LETTER: Animals, plants without a voice in National Park debate

To the Editor:

There continues to be a great deal of controversy swirling around the creation of a National Park in the South Okanagan Similkameen region. One group wants to preserve the delicate ecosystem that exists in the area and have it around for future generations. Another group wishes to continue to use the area for their own private use as they presently do. This second group wishes to hunt and fish, or run their off-road vehicles over the area just like their predecessors did. Both groups have arguments that support their desired future use. Some people dance around the issues with varying types of rhetoric, but it usually boils down to a few basic points.

We as members of the human race seem to feel that our position at the top of the food chain gives us the right to treat the environment as we wish. By taking a look at what humans have done to nature around the world, however, I don’t think we have done such a great job.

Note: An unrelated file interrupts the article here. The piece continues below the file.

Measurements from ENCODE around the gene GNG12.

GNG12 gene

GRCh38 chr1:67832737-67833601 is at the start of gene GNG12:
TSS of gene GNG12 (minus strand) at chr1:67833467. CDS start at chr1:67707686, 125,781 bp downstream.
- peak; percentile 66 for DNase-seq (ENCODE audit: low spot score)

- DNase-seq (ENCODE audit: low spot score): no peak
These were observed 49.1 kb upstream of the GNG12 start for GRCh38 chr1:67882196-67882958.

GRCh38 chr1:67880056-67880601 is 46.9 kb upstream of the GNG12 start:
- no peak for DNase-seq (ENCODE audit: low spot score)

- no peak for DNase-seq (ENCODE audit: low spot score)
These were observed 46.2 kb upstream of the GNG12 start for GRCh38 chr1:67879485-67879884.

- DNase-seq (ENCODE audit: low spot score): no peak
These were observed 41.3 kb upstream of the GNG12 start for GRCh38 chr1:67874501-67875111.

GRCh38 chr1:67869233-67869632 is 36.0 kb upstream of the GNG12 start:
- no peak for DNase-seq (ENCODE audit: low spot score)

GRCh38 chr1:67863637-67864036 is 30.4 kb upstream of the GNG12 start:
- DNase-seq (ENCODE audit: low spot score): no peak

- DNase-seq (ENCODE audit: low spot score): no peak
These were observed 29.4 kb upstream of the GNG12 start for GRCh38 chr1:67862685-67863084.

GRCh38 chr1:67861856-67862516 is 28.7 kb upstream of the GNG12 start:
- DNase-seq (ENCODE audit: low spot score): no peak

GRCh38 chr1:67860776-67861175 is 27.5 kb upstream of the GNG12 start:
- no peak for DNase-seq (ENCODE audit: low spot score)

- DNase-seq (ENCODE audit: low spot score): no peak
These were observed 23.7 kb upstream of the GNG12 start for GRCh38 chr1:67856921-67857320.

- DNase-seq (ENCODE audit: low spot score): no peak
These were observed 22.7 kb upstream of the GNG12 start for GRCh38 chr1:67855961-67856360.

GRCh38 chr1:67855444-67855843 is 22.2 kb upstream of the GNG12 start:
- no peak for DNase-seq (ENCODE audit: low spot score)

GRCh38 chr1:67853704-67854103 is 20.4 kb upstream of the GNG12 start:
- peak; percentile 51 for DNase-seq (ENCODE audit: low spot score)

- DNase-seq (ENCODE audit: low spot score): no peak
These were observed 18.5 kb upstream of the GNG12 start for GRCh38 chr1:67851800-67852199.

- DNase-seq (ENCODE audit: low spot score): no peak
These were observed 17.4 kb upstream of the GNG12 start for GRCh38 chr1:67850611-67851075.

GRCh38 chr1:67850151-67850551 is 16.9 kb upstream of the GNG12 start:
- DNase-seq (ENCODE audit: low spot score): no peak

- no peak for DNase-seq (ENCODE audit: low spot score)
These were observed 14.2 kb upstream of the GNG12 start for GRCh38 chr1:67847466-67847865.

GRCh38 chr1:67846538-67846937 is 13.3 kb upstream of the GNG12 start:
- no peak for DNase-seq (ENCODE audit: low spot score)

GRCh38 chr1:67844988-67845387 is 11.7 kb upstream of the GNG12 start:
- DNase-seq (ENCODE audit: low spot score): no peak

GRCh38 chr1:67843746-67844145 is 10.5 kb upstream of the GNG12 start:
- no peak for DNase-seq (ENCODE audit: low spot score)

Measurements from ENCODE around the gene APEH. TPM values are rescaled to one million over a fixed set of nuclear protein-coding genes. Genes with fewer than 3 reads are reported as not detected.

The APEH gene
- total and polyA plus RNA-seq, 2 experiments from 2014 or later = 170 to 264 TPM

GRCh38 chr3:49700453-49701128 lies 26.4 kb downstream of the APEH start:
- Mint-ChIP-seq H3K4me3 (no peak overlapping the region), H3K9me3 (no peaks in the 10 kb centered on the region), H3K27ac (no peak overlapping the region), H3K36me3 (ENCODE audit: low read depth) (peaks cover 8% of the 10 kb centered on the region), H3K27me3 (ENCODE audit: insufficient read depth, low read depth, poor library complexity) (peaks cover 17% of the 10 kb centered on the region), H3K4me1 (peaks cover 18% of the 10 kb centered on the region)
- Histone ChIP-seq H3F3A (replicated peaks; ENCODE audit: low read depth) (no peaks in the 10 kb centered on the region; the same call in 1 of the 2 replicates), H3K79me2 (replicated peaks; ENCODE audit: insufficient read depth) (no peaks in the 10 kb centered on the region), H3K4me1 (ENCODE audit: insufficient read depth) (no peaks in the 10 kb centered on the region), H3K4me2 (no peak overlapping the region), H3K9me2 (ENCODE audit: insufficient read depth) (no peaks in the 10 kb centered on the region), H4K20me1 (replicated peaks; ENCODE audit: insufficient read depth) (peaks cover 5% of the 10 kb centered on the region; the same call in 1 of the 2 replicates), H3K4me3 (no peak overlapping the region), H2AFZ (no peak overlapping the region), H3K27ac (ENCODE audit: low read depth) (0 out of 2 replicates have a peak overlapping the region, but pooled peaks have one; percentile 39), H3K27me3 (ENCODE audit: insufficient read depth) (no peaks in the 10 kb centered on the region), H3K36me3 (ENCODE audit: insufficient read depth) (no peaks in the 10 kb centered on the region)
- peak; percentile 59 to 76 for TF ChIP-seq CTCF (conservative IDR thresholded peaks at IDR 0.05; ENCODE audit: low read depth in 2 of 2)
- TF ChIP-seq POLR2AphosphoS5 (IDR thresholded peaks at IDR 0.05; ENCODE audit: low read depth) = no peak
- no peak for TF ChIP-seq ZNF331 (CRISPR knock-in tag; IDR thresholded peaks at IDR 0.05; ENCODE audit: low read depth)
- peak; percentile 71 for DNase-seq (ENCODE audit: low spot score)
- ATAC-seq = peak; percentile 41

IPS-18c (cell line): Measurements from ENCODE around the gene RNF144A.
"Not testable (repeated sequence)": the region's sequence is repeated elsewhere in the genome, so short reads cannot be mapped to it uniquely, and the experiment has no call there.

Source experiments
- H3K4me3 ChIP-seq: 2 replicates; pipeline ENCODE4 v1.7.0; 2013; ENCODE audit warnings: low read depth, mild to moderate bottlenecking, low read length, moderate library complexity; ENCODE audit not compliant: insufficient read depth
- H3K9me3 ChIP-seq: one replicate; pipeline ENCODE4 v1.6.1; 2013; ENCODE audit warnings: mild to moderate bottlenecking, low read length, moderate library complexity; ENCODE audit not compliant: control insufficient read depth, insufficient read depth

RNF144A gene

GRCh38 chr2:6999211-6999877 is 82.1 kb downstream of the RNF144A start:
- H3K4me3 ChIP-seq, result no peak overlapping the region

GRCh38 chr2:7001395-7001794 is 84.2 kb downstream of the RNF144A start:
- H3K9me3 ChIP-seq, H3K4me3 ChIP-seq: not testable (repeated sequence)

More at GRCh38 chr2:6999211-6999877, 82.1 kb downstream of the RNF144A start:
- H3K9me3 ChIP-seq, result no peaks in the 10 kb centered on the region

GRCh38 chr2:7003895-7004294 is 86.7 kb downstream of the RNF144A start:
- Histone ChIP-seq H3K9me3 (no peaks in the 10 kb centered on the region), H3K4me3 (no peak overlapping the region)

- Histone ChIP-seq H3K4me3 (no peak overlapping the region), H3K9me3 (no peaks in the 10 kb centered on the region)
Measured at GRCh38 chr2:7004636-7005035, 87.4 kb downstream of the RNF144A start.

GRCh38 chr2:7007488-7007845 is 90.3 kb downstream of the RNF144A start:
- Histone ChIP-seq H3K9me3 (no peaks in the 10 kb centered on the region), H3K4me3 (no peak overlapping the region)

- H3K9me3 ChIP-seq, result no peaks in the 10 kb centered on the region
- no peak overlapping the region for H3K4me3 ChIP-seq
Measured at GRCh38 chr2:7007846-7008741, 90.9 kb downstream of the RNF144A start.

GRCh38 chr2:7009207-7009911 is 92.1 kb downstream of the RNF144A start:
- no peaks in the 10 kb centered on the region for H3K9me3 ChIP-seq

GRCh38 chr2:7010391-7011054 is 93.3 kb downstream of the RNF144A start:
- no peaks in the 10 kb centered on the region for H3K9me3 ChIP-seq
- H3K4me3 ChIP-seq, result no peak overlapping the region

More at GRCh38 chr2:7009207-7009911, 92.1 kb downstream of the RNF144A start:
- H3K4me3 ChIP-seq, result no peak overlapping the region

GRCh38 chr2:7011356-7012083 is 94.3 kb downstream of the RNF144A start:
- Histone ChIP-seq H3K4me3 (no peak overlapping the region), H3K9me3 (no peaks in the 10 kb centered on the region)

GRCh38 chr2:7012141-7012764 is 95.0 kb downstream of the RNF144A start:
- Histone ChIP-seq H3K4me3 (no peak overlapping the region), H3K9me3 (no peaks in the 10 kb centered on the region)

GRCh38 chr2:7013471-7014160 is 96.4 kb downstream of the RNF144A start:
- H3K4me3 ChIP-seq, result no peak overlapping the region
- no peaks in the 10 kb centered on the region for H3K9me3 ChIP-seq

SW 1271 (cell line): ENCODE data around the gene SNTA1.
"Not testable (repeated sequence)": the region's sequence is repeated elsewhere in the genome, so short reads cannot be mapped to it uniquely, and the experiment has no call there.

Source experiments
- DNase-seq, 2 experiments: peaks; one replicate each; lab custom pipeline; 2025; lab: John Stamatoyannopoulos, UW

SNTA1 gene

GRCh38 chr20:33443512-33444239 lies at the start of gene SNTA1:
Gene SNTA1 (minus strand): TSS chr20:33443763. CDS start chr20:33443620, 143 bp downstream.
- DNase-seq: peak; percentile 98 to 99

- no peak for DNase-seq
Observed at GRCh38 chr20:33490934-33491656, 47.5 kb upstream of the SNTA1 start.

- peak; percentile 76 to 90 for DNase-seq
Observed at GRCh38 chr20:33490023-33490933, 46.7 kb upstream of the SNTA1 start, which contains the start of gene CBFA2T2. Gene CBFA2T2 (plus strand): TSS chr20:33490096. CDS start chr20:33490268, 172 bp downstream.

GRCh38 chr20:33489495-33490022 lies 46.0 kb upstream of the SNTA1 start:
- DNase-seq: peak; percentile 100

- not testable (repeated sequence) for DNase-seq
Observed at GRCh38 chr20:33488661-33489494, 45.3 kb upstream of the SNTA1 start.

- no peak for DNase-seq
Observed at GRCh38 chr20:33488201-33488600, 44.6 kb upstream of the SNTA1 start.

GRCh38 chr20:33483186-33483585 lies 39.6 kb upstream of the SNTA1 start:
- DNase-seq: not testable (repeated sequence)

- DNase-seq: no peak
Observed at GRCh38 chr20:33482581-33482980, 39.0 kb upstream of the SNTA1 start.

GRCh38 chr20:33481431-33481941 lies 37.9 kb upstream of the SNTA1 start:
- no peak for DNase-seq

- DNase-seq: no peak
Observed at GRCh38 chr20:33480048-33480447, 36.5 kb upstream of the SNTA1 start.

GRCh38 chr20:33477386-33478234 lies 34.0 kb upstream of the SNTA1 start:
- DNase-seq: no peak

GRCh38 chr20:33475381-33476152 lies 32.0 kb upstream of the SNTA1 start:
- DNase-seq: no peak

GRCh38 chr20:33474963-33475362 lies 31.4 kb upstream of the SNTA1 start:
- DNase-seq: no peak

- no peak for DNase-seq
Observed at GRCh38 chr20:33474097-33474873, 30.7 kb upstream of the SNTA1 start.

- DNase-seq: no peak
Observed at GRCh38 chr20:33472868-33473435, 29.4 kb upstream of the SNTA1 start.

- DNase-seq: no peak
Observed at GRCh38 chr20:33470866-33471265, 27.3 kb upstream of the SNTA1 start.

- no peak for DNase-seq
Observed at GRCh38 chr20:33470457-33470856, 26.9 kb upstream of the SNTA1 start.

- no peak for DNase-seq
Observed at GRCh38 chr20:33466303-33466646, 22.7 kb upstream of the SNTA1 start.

Related: ‘No’ respondents are the majority in national park reserve survey

I’d like to suggest a third option for this discussion: why not seek the opinion of the other residents of our area – the bears, coyotes, cougars, rabbits, birds and snakes, some which are already endangered, and all who have inhabited the area for many hundreds of years? Ask them what it is like to have people with guns and off-road vehicles barging thru their living room and making life and death decisions from a very narrow perspective. I wonder what they have to say? I would bet they would be quite happy to pick the preservation of their home without our interference.

All of the flora and fauna require an area to procreate and to feed and grow, and we humans are eroding their environment, chopping it up and making it difficult for nature to survive. Creating an area to foster the survival of our natural habitat is a wonderful opportunity for all of us; humans, animals and vegetation. I encourage you to take a moment and consider what we want to have around us – a wasted, barren landscape void of wildlife, or a thriving ecosystem for all to enjoy.

(Public consultation for the National Park Reserve has started on Parks Canada’s website and it will last till Feb 28th.)

Michiko Nelson


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